MFA, Art Institute of Chicago

Popular Music and Society

 

Course Number: IHSS 1966

Popular Music Production Seminar (How Technology Changes Music)

An observation- and discussion-based course looking at the ongoing relationship between popular music production and technological progress. Discussions and assignments examine how prevailing recording formats from the Edison wax cylinder up to the MP3 file, as well as transmission formats from radio to bitstream, have directly influenced the recording production of almost a century of popular music, and vice versa.

IHSS XXX

Instructor:

Ross Rice, Lecturer, Music

Principles of Economics

word cloud of economic related termsEconomics is the study of our choices. Traditionally, these choices have been framed as how to best employ scarce resources to produce goods and services and distribute them for consumption. To describe these choices, we will introduce you to the concepts of opportunity cost, demand and supply theory, and market structures and consider the role of government in making resource allocation choices.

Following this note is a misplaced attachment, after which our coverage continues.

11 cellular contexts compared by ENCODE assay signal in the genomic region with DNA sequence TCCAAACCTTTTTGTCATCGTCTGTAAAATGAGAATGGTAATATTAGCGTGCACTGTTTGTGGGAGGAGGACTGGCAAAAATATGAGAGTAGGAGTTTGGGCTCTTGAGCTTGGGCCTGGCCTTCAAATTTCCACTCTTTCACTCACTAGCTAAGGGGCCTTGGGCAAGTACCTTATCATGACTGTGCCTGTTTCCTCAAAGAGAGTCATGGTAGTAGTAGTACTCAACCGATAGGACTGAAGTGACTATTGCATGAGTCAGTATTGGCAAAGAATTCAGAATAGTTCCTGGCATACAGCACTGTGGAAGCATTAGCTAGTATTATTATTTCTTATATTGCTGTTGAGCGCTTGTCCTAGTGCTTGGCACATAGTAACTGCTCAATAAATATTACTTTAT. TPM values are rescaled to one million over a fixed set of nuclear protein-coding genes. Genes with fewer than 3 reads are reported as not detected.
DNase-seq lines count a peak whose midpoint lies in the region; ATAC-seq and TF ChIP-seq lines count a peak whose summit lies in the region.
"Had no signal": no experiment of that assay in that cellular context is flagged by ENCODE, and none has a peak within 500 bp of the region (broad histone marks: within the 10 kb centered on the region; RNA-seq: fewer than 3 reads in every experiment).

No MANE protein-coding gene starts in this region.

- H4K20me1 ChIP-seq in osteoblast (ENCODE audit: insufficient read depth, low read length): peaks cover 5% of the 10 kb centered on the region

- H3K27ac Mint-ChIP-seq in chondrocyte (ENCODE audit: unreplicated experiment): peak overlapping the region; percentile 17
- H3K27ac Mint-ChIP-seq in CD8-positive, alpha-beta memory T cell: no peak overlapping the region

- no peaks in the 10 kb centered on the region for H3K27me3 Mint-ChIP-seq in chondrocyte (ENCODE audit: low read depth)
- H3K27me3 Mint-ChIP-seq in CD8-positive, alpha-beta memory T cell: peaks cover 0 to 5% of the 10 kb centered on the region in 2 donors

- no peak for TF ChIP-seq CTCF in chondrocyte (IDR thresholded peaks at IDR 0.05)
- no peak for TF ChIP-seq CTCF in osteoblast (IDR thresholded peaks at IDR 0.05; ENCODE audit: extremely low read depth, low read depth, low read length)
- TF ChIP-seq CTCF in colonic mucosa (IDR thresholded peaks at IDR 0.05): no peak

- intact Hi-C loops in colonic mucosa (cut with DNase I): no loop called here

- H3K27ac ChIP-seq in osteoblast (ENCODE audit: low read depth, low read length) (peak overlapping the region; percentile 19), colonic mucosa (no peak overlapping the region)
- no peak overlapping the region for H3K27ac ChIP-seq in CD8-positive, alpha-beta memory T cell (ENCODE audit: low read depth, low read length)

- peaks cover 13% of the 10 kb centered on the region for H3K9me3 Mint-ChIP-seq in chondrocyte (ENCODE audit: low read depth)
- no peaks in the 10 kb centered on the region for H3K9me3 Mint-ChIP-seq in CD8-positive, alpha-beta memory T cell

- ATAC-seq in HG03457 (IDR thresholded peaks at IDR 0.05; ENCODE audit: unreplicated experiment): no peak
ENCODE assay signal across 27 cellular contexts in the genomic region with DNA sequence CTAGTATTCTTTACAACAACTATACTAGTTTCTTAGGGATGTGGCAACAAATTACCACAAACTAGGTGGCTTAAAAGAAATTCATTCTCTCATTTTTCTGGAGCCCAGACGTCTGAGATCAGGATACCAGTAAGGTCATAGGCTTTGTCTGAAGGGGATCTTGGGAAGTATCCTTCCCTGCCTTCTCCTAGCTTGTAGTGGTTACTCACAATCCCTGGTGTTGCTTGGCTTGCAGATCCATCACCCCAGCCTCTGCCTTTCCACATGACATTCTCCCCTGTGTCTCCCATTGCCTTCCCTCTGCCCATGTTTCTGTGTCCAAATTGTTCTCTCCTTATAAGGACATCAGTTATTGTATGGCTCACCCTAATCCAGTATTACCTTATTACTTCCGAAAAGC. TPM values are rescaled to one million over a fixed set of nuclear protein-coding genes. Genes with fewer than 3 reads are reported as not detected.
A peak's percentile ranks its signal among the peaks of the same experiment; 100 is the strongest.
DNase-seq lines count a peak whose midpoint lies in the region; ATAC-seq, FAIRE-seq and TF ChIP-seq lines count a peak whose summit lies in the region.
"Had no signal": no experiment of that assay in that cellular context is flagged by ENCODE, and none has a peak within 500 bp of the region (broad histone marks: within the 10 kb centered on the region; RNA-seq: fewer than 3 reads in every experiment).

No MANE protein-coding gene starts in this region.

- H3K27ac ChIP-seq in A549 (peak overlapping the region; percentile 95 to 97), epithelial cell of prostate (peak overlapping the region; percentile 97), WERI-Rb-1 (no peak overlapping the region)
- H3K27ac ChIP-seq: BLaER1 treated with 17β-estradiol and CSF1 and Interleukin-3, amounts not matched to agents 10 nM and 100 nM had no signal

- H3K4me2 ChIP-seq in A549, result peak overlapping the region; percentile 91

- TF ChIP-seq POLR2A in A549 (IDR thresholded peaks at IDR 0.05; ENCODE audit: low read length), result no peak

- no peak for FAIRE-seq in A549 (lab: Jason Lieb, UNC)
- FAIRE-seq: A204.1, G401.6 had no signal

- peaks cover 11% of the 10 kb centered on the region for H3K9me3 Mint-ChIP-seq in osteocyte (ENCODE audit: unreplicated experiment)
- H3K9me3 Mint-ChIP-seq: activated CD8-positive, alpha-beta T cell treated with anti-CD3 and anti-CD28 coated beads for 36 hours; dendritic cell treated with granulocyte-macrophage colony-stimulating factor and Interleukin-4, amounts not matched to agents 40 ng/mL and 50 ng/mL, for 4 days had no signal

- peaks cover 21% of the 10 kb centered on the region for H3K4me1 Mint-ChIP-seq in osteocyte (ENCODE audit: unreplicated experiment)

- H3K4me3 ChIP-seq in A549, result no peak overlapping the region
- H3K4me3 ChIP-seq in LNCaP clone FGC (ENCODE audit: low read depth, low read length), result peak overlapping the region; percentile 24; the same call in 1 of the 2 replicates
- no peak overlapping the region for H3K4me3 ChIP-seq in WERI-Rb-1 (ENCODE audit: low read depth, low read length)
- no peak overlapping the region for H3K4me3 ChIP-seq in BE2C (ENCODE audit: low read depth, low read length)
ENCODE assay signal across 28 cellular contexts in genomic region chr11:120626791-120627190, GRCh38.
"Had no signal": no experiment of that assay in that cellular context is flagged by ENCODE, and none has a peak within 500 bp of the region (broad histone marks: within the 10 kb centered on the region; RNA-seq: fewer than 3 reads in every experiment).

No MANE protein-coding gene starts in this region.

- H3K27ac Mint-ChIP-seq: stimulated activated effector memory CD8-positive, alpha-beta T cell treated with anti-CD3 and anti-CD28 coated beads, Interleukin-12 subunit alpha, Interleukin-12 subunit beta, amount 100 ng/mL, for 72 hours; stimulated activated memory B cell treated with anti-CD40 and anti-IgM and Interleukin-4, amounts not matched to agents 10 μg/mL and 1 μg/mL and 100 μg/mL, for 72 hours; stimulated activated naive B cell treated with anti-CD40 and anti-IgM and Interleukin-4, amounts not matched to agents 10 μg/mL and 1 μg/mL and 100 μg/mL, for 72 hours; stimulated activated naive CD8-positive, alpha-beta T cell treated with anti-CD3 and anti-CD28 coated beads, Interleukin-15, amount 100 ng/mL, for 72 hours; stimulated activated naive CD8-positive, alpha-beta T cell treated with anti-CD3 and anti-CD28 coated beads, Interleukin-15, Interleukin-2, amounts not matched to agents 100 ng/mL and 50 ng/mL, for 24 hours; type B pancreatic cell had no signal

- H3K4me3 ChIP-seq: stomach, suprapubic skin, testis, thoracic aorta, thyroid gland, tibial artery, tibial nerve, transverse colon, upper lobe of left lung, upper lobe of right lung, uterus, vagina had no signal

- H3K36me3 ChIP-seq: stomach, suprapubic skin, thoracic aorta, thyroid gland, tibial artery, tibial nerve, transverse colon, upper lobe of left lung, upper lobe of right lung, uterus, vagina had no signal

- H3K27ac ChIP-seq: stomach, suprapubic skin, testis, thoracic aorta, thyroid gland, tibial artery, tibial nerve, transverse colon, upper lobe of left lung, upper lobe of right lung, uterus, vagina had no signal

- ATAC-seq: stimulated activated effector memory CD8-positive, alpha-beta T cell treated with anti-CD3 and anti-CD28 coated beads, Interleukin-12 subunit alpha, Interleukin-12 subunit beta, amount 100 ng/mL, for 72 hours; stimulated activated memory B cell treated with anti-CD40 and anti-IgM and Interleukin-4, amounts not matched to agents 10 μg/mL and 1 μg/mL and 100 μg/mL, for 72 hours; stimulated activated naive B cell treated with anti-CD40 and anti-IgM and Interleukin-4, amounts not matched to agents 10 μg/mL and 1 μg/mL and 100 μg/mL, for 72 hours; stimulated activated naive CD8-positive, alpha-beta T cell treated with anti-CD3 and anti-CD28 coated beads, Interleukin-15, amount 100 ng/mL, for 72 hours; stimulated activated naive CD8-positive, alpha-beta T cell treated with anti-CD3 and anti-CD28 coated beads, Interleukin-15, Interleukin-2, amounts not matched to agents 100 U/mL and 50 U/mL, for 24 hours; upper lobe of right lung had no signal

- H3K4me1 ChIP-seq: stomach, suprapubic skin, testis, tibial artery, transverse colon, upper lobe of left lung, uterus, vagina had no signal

A foremost objective will be to identify and evaluate multiple diverse perspectives on contemporary and complex global issues and address their implications for social equity and welfare. We strive to take a critical look at these perspectives while practicing and applying the subject matter of economics.

Course Number: IHSS 1200

Instructor:  

Sarah Parrales, Lecturer
PhD Rensselaer Polytechnic Institute

Race and Film in U.S. Culture and History